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Large-Scale Purification of Human BACE Expressed in Mammalian Cells and Removal of the Prosegment with HIV-1 Protease to Improve Crystal Diffraction

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Abstract:

BACE, or β-secretase, is an attractive target in the treatment of Alzheimer's Disease because of its involvement in the generation of amyloid β peptides. BACE is a type I transmembrane aspartyl protease composed of pre-, pro-, catalytic, transmembrane and cytoplasmic domains. For the present study, the coding sequence was truncated just before the transmembrane domain and the resulting construct was extended with the C-terminal addition of a (His)6 and expressed in several mammalian host cells. The enzyme expressed in CHO cells had the best crystallographic behavior and was purified in large quantities in a three step procedure. The purified BACE was comprised of two forms, namely the full length proBACE construct beginning with Thr1, and a derivative missing the first 24 amino acids beginning with E25. These BACE precursors co-crystallized in the presence of inhibitors yielding structures to 3.2 Å resolution. HIV-1 protease treatment of this mixture resulted in complete cleavage of the F39-V40 bond, leaving the V40EM-ES432 (His)6 derivative that was purified yielding an enzyme that was no more active than untreated BACE but co-crystallized with inhibitors producing well shaped, bipyramidal co-crystals diffracting to 2.6 Å resolution.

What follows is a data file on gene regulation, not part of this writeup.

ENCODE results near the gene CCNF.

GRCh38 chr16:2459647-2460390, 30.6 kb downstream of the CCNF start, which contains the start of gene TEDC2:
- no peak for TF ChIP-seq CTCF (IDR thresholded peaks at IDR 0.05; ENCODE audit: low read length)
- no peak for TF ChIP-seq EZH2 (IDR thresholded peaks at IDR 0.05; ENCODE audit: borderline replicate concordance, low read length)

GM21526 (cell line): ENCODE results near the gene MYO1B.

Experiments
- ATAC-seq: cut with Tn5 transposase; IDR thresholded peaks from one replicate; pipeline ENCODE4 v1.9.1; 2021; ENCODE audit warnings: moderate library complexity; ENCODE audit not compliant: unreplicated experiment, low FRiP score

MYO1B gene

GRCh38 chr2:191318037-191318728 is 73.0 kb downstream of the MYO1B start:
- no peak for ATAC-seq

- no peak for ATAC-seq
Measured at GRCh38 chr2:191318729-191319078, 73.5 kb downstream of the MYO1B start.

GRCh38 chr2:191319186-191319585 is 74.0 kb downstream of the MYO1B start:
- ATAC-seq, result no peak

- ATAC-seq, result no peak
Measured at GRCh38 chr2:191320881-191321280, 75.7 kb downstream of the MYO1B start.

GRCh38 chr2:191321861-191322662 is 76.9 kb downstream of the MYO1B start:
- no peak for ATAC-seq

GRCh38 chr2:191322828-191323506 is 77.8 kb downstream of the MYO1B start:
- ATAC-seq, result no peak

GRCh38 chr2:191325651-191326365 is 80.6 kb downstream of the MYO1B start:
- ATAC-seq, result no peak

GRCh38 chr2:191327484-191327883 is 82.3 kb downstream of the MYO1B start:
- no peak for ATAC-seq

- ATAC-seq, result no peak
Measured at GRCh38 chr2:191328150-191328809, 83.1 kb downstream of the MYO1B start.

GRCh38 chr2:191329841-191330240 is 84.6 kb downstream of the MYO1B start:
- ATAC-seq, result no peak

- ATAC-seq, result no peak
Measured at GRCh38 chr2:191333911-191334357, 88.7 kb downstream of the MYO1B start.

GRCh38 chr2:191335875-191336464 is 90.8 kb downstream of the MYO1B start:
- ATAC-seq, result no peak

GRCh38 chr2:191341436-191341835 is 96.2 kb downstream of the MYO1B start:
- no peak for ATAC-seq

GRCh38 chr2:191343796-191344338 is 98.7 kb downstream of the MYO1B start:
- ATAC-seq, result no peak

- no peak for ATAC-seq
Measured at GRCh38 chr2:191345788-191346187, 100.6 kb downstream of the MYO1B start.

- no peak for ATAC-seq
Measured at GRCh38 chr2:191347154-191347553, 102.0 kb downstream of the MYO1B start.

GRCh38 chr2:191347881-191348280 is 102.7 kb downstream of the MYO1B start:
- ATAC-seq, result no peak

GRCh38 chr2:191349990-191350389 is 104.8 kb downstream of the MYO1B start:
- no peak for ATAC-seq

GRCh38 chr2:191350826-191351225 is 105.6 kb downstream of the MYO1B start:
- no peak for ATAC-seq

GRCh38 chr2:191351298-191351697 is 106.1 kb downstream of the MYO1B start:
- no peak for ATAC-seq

Keywords: Alzheimer's; BACE; HIV-1 protease; amyloid; beta-secretase; expression systems

Document Type: Research Article

DOI: http://dx.doi.org/10.2174/092986608783489599

Publication date: February 1, 2008

More about this publication?
  • Protein & Peptide Letters publishes short papers in all important aspects of protein and peptide research, including structural studies, recombinant expression, function, synthesis, enzymology, immunology, molecular modeling, drug design etc. Manuscripts must have a significant element of novelty, timeliness and urgency that merit rapid publication. Reports of crystallisation, and preliminary structure determinations of biologically important proteins are acceptable. Purely theoretical papers are also acceptable provided they provide new insight into the principles of protein/peptide structure and function.

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